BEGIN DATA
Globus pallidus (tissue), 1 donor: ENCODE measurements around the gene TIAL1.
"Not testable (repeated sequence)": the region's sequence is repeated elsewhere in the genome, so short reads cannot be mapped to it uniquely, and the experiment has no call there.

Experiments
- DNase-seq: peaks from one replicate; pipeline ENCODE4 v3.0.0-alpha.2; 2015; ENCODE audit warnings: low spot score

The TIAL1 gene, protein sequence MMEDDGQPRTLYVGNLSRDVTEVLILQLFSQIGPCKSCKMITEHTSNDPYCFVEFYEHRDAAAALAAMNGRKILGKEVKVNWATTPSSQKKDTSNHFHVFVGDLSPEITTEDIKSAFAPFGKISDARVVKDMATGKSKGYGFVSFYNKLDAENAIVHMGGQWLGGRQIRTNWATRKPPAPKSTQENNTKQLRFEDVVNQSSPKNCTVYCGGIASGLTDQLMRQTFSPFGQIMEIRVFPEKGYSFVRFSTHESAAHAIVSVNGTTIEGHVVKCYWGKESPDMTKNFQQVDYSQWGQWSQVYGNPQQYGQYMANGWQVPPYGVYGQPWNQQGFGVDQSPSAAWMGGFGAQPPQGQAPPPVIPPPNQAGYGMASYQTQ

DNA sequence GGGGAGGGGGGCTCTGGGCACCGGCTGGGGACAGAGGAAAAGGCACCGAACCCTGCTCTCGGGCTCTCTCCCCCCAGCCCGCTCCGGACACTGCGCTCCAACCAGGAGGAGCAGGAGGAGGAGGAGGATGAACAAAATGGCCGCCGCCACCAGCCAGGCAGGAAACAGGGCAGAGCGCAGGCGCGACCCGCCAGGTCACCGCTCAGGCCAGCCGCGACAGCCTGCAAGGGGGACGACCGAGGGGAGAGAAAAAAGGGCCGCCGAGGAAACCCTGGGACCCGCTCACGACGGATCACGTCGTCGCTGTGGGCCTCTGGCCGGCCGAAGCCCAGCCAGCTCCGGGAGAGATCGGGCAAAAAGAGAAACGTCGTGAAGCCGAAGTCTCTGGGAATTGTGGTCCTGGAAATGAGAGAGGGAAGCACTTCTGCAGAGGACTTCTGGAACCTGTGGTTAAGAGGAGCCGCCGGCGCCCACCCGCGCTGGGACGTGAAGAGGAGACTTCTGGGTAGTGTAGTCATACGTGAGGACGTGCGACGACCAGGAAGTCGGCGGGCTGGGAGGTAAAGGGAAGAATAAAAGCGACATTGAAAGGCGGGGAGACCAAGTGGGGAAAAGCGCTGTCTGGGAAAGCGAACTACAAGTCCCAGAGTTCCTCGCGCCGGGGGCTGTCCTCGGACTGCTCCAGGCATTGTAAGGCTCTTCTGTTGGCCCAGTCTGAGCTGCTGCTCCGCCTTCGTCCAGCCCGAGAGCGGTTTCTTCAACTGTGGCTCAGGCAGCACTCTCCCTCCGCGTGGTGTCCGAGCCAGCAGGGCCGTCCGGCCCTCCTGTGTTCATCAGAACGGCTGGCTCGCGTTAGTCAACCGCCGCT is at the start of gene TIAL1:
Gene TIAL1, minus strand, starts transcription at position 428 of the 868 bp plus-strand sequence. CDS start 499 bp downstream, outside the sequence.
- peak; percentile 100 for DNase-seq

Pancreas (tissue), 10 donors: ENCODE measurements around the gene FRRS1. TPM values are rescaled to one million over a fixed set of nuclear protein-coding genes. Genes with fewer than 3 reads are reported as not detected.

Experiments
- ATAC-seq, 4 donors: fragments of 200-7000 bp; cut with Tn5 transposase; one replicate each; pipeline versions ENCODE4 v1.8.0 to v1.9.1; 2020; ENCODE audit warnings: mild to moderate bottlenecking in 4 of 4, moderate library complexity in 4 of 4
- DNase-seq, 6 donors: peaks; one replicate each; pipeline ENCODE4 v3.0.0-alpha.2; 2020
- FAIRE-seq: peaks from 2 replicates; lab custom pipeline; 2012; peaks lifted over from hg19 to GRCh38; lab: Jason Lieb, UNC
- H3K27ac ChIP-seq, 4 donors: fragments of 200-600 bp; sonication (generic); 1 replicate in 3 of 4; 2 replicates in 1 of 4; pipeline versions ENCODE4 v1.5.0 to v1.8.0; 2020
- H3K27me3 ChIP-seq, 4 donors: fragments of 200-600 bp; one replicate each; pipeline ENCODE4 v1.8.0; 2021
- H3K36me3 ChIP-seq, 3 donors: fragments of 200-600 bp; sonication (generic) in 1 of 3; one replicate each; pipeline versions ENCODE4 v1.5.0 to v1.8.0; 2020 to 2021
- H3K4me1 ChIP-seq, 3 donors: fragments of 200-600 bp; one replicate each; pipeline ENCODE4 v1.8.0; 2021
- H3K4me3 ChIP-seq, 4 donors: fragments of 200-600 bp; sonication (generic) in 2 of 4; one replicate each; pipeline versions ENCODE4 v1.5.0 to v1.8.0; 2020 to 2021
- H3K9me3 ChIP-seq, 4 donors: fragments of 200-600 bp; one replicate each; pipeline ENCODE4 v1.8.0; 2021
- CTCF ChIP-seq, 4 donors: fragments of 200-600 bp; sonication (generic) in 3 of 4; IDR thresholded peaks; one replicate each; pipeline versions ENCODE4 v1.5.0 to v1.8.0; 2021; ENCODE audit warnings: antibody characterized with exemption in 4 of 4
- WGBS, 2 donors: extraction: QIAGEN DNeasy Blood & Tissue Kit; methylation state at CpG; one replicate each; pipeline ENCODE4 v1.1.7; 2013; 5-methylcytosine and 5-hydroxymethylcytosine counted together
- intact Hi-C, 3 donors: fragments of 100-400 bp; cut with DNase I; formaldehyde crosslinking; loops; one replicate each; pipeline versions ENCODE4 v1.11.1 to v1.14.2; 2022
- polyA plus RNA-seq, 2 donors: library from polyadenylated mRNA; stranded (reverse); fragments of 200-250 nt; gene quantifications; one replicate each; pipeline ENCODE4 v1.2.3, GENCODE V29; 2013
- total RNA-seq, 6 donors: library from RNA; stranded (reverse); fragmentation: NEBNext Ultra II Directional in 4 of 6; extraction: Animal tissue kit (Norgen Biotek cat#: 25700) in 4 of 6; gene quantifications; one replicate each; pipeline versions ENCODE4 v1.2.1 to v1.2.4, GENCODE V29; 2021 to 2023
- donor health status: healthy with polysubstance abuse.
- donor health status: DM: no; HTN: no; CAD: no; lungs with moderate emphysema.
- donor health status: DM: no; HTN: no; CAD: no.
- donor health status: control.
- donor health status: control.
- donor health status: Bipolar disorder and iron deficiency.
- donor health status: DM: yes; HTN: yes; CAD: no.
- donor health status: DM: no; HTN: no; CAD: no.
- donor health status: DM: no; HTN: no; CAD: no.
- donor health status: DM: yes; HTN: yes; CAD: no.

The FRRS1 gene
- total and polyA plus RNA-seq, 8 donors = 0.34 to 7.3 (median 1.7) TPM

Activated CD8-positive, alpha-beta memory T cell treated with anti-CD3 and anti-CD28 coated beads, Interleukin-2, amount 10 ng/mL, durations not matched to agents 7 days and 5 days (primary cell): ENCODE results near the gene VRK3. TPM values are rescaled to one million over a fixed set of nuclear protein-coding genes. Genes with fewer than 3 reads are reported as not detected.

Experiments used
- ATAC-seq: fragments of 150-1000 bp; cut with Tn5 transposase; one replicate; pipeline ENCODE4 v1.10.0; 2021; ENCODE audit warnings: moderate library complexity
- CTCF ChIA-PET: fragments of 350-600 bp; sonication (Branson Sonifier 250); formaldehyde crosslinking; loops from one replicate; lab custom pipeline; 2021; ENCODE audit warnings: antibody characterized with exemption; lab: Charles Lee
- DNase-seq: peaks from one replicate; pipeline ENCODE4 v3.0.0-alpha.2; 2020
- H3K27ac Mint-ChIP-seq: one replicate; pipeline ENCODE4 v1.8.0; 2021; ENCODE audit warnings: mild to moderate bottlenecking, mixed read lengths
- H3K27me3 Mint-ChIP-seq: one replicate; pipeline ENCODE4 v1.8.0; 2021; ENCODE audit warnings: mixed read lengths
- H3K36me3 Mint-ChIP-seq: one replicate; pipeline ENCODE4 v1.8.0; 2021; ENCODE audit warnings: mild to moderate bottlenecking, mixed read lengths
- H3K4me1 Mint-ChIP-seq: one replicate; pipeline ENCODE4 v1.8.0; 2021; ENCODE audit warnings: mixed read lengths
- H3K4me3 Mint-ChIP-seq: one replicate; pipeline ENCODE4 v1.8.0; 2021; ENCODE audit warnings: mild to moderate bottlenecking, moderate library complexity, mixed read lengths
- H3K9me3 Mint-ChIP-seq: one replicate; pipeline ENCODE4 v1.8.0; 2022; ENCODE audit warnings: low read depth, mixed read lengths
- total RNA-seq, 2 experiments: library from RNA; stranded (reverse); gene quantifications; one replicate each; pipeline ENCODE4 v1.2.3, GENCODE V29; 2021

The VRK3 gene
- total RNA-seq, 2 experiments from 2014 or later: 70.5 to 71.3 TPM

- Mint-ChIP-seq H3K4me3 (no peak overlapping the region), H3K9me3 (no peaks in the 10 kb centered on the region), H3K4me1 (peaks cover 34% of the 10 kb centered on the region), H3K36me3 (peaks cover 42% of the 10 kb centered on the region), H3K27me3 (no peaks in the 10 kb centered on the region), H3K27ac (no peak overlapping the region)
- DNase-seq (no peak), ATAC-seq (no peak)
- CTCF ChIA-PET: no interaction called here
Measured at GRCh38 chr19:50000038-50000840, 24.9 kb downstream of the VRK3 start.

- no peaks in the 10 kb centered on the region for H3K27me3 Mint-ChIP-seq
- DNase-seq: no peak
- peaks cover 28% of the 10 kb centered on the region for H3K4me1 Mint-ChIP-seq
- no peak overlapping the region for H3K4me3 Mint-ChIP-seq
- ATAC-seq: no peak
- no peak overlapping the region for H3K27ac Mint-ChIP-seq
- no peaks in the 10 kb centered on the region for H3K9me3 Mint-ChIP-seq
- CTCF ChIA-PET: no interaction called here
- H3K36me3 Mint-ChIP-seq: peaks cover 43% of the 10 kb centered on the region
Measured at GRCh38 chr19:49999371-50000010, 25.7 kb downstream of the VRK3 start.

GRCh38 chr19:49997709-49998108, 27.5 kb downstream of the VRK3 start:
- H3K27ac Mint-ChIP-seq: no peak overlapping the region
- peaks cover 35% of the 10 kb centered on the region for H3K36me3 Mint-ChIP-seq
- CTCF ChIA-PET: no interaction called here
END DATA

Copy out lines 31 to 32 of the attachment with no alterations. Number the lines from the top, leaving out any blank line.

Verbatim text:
- donor health status: DM: yes; HTN: yes; CAD: no.
- donor health status: DM: no; HTN: no; CAD: no.